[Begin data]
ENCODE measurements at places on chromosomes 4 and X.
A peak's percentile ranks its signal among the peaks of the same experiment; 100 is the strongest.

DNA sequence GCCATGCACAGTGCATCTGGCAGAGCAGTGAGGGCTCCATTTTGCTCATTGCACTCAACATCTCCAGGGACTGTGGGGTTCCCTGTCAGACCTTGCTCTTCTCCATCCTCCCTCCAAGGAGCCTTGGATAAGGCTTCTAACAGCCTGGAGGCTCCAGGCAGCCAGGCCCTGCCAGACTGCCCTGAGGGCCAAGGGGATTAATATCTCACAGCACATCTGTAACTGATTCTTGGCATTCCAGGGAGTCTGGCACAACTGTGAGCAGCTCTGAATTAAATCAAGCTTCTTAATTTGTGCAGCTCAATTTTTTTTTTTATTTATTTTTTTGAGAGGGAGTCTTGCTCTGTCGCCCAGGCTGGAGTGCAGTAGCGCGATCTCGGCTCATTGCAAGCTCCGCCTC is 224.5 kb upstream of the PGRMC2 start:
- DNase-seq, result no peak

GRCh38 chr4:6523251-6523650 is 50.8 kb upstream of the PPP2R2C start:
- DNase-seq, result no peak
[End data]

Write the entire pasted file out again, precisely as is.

ENCODE measurements at places on chromosomes 4 and X.
A peak's percentile ranks its signal among the peaks of the same experiment; 100 is the strongest.

DNA sequence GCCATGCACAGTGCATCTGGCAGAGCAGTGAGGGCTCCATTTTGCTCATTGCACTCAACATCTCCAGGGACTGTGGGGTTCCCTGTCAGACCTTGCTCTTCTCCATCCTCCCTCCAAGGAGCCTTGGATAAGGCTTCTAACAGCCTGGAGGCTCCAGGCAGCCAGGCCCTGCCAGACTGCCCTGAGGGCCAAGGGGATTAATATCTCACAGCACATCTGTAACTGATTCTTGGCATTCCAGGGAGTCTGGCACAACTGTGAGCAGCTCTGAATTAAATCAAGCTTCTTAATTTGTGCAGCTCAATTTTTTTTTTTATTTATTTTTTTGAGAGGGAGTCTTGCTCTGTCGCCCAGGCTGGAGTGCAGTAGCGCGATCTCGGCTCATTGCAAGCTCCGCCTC is 224.5 kb upstream of the PGRMC2 start:
- DNase-seq, result no peak

GRCh38 chr4:6523251-6523650 is 50.8 kb upstream of the PPP2R2C start:
- DNase-seq, result no peak